Featured Snippets and the Takeaways for Digital Marketers
- Nov 27, 2015
- Supriyo Das
Sometimes I really wonder whether a bunch of wizards work for Google. Google’s ability to read a searcher’s mind is fascinating. The search engine giant gets all the hints from queries used by searchers, but even with a large database of keywords, satisfying searchers with precisely what they want is difficult.
But Google has been doing it for over last few years. Slowly, the company is perfecting its algorithms and reaching accuracy. The featured snippet is a great example of what Google has been able to achieve so far, and what lies ahead in the future.
What is it?
I guess you’ve noticed it already. When you type a query in the search-box and press enter, Google displays a few lines of information on the SERP. It is displayed right above the organic search results, and the source website is mentioned underneath.
It is called featured snippet. This feature allows Google to kill too many birds with just one stone. Let me explain how:
A number of industry observers have stated that in future, all web interfaces will become conversational. The Web 2.0 has made websites interactive, but unless search engine interfaces are in sync, the conversational web remains only an idea.
Featured snippets put Google one step ahead in making the searching process more interactive. Google asks for feedback from searchers, so it gets to know the impact of this new feature on their search habit. As searchers post their feedback, the conversational web starts to take a tangible form.
Notice the style
The texts in the featured snippets tell a lot about how intelligent Google has become. When a user is provided with the answer to his search query, the most informative part of the content is selected. It’s not possible unless some really advanced algorithms are at work.
I’ll resume discussing the technical aspects of featured snippets later, for now, let me take you through some of its advantages, so you could understand the justification behind my usage of the idiom above.
Some online marketers have already started to harness this feature. They are making their client’s web-pages more informative, so the odds of it being used by Google in a featured snippet increase. Case studies justify such efforts. One case study indicates the organic performance of a page has soared nearly 516% after information from the page was used by Google in a featured snippet.
A better organic performance leads to an increased visibility, higher CTR and a better retention rate for site visitors.
Opportunity for content marketers
Here’s something that’s really useful for you. The featured snippet prevents you from getting lost in the crowd. I feel you should be thankful to Google as it has given you an excellent opportunity to battle out big brands.
If the content on your website is informative, put together from credible sources and in a persuasive manner, you could legitimately expect a rewarding payoff. Google might use your site content for featured snippets.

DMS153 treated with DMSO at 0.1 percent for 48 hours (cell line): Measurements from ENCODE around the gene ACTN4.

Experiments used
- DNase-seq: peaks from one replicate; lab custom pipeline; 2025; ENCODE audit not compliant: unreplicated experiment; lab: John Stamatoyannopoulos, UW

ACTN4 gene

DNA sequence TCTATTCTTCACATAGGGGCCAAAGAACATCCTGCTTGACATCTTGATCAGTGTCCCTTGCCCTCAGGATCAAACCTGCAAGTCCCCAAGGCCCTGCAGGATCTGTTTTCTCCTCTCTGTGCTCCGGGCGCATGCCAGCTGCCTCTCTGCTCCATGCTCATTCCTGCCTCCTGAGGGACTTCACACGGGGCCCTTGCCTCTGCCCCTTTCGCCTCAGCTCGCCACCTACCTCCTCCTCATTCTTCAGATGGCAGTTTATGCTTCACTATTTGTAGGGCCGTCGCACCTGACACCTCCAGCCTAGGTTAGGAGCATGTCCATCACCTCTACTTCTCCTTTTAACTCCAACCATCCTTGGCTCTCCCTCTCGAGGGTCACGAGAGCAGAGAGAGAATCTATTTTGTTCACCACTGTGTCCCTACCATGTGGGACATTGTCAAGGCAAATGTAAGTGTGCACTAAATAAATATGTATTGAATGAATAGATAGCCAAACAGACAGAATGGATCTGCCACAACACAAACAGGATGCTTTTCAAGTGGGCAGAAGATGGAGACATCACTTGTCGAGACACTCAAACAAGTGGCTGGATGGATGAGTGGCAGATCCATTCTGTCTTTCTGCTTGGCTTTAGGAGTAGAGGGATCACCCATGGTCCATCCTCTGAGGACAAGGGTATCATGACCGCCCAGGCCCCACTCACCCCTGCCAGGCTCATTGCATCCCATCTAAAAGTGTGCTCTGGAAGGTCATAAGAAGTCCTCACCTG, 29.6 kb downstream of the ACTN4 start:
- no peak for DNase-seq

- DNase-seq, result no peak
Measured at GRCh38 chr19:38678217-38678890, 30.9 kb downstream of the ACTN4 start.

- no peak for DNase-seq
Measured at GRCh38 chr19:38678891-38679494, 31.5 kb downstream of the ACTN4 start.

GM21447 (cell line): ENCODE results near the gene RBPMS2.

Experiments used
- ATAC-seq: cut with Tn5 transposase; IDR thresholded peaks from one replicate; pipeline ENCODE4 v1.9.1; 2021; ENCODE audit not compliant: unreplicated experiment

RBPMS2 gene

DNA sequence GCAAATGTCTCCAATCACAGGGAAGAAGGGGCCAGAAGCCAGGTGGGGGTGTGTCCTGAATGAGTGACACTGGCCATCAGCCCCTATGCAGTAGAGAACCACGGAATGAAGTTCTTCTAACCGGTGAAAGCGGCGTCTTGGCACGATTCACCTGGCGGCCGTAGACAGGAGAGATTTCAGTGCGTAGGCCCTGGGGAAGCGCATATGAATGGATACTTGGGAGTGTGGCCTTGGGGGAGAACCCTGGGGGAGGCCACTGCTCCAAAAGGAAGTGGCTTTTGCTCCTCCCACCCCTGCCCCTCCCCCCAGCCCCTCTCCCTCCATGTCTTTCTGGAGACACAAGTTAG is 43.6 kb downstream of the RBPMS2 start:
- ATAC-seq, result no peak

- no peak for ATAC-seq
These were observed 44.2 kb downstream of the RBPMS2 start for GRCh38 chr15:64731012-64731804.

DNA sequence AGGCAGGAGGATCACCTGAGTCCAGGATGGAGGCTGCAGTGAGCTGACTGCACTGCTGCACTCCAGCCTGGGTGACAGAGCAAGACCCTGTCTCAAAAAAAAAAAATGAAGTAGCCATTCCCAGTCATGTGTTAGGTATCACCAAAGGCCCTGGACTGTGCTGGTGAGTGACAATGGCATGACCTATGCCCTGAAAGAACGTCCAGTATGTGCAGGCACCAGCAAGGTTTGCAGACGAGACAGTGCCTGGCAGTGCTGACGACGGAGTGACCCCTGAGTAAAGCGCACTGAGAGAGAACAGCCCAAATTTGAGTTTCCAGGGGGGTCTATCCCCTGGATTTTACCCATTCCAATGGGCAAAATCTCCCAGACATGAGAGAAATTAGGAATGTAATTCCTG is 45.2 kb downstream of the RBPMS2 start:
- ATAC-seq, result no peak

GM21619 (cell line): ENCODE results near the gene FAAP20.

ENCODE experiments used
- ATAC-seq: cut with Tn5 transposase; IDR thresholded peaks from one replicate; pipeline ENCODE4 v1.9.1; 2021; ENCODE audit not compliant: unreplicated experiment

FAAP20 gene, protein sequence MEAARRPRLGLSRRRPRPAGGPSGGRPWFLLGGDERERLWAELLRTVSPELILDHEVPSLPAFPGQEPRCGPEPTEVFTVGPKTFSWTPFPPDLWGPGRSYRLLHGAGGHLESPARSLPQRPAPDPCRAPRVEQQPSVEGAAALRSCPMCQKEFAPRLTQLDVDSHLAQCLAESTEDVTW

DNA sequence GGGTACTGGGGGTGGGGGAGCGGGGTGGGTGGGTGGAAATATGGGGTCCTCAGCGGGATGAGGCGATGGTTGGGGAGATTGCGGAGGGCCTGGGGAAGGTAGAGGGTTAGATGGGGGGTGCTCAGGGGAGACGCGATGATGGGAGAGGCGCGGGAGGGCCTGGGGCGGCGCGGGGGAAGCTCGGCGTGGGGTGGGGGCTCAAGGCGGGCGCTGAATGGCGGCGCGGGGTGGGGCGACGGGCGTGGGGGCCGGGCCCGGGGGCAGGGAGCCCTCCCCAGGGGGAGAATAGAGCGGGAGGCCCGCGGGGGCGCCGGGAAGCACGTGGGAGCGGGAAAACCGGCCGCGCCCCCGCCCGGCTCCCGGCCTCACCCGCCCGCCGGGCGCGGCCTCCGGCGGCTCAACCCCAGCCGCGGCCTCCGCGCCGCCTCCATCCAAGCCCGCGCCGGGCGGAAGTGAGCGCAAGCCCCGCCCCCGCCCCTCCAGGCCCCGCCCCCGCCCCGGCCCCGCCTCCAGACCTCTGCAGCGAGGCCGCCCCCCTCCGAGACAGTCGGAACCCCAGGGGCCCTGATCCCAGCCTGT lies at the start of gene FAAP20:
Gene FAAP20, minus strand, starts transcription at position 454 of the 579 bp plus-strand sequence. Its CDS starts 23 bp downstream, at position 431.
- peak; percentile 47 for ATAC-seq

Beg a question
Okay, back to technicalities again. What factors persuade Google to use your content in the featured snippet? My belief is it’s the content itself.
The content developer needs to anticipate search queries, and formulate the content as answers to the anticipated queries. Now when you are doing that, bear in mind Google might roll out different featured snippets for two almost similar search queries – one that looks like a question, and another one that doesn’t look so. See Figure 1 below:
I’ve put “what is” before “cannizarro reaction” and Google displayed a featured snippet. When I trimmed down the search query, the result was the same. See Figure 2 below:
But when I used a different search query, the results were different. See Figure 3:
The keyword was “offset printing.” The result displayed is from a site called the-printer-net.com. When I used the keyphrase “what is offset printing”, this is what Google displayed:
You can see Google used content from Wikipedia to render the featured snippet in figure 3. This finding implies Google might use two different sources to display two featured snippets – one for the keyword that’s without interrogative expressions, and one for the one that’s with it.
I recommend online marketers to put extra emphasis on the content, so it satisfies an asker and also appear useful for those, who are only looking for some quick information. It gives you access to a wider spectrum; people might land on your site from featured snippet links, and also from organic results on SERPs.
The big picture
This discussion compels us to glance at the big picture, in which a more integrated and interactive version of searching is intertwined with a sophisticated form of content marketing. This might very well be the future of SEO. The more an online marketer discovers this crossroad, the more benefits he reaps.
Latest posts by Supriyo Das (see all)
- Some Useful Tips to Get a Crack at the Mobile Semantic Web - Dec 08, 2015
- 4 Tips to Offer Your Consumer a Remarkable Brand Experience - Dec 03, 2015
- Featured Snippets and the Takeaways for Digital Marketers - Nov 27, 2015
- The Relevance of Local Search and the Best Practices - Nov 18, 2015
- Gauging the Future of the Hosting Industry from Existing Data - Nov 13, 2015